movies

#movies

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<I>Rasputin And The Empress</i>
Rasputin And The Empress
During the production of Rasputin and the Empress, MGM, seeking to avoid a lawsuit, fictionalized the role of Prince Yusupov in the film, giving his character a fabricated name: Prince Chegodieff.  Yusupov, hardly fooled by the transparent ruse, sued the studio in a London court and was awarded a sizable judgment. Shortly thereafter, the studio was sued again and another sizable judgment awarded to another plaintiff. The second plaintiff? The real Prince Chegodieff. 
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For his role (as a character who has been brought up in the jungle) in Michel Gondry's Human Nature, Rhys Ifans spent much of his time in the nude. "I was whizzing about the set, naked on a scooter and I veered too far from unit base," he recalled. "Suddenly there were all these schoolchildren on a nature trek. The teachers were herding them down the hill away from the long-haired naked man and I'm shouting, 'It's all right, it's all right, I'm an actor!'" ["That doesn't really work in LA, where there are loads of guys shouting 'I'm an actor' all the time," Ifans remarked. "People just think 'Oh God, another looper.'"]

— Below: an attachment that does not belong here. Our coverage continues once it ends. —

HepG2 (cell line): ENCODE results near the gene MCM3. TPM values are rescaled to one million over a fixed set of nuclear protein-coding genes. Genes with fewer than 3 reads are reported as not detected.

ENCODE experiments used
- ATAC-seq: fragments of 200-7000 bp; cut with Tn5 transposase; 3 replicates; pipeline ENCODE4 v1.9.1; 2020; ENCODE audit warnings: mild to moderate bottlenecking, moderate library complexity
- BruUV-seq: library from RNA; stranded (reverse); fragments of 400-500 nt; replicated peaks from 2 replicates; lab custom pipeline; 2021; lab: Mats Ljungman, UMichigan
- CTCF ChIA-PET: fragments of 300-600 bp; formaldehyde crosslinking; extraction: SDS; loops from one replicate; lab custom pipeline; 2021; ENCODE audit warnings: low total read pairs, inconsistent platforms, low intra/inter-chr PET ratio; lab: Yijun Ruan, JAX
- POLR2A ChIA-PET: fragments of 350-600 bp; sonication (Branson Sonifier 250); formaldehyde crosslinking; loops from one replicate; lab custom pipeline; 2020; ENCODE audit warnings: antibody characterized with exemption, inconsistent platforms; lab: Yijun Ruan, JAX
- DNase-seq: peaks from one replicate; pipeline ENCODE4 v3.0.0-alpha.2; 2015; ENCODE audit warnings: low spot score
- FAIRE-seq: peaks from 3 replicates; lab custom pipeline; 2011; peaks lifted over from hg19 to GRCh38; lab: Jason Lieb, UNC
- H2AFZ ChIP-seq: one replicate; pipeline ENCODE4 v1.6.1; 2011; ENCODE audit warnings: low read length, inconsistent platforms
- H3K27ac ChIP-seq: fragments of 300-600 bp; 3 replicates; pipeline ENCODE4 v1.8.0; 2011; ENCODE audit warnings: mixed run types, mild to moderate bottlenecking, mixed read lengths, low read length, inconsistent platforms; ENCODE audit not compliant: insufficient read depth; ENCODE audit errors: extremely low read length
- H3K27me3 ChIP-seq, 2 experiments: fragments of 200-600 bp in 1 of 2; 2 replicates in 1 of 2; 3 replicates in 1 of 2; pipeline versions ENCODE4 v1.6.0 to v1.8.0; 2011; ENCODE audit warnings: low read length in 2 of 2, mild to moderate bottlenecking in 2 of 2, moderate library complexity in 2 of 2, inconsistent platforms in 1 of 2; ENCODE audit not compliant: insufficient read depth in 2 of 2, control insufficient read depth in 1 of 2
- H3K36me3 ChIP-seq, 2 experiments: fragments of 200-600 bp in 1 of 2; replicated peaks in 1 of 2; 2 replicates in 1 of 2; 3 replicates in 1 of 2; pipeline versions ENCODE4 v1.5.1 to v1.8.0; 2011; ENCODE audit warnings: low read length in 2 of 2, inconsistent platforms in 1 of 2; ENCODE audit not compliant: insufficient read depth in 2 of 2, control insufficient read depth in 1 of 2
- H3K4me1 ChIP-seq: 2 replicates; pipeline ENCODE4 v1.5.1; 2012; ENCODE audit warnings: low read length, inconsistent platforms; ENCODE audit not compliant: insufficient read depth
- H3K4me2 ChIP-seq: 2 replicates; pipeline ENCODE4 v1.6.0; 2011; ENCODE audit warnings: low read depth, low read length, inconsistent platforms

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Peter Sellers (left) in <i>The Pink Panther</i>
Peter Sellers (left) in The Pink Panther
Late one night, after retiring to bed exhausted from a disappointing day wrestling with a troublesome scene in one of the Pink Panther movies, director Blake Edwards was roused by a call from the film's star, Peter Sellers. "I just talked to God!" he exclaimed. "And He told me how to do it!" The next day, although he was skeptical, Edwards humored Sellers and the result was an unmitigated disaster. "Peter," Edwards sighed, "next time you talk to God, tell Him to stay out of show business."
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Winston Churchill in 1941. Photo by Yousuf Karsh (<a href=https://creativecommons.org/publicdomain/zero/1.0/>CC0</a>)